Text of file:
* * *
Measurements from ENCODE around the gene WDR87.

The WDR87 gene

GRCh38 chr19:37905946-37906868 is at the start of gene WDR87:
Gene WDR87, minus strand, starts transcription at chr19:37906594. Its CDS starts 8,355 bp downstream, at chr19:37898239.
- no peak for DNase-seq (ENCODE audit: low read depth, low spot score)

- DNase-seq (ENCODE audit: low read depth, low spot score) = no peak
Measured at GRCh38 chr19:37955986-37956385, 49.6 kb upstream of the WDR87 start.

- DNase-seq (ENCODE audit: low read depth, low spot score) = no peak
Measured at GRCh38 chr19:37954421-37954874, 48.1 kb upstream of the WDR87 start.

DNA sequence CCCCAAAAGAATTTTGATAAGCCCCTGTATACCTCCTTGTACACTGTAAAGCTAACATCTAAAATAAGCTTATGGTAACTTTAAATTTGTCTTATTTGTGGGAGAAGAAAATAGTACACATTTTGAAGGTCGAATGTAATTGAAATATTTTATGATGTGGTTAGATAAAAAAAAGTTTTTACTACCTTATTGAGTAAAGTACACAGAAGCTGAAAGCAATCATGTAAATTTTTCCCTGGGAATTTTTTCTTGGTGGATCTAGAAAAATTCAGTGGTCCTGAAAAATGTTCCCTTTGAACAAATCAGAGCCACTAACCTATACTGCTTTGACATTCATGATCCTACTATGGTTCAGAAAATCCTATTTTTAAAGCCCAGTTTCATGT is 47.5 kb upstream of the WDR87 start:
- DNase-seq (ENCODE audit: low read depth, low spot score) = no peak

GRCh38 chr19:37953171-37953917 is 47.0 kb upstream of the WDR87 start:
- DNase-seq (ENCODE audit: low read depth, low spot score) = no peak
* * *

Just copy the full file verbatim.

Measurements from ENCODE around the gene WDR87.

The WDR87 gene

GRCh38 chr19:37905946-37906868 is at the start of gene WDR87:
Gene WDR87, minus strand, starts transcription at chr19:37906594. Its CDS starts 8,355 bp downstream, at chr19:37898239.
- no peak for DNase-seq (ENCODE audit: low read depth, low spot score)

- DNase-seq (ENCODE audit: low read depth, low spot score) = no peak
Measured at GRCh38 chr19:37955986-37956385, 49.6 kb upstream of the WDR87 start.

- DNase-seq (ENCODE audit: low read depth, low spot score) = no peak
Measured at GRCh38 chr19:37954421-37954874, 48.1 kb upstream of the WDR87 start.

DNA sequence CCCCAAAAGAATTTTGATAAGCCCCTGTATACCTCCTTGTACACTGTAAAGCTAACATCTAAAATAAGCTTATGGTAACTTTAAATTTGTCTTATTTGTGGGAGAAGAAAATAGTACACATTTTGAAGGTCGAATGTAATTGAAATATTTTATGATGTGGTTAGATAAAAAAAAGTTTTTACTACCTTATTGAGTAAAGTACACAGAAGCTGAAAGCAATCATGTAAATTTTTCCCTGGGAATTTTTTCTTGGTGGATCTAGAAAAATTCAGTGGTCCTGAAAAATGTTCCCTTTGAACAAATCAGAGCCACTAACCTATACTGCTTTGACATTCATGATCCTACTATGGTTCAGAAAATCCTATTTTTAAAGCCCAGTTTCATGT is 47.5 kb upstream of the WDR87 start:
- DNase-seq (ENCODE audit: low read depth, low spot score) = no peak

GRCh38 chr19:37953171-37953917 is 47.0 kb upstream of the WDR87 start:
- DNase-seq (ENCODE audit: low read depth, low spot score) = no peak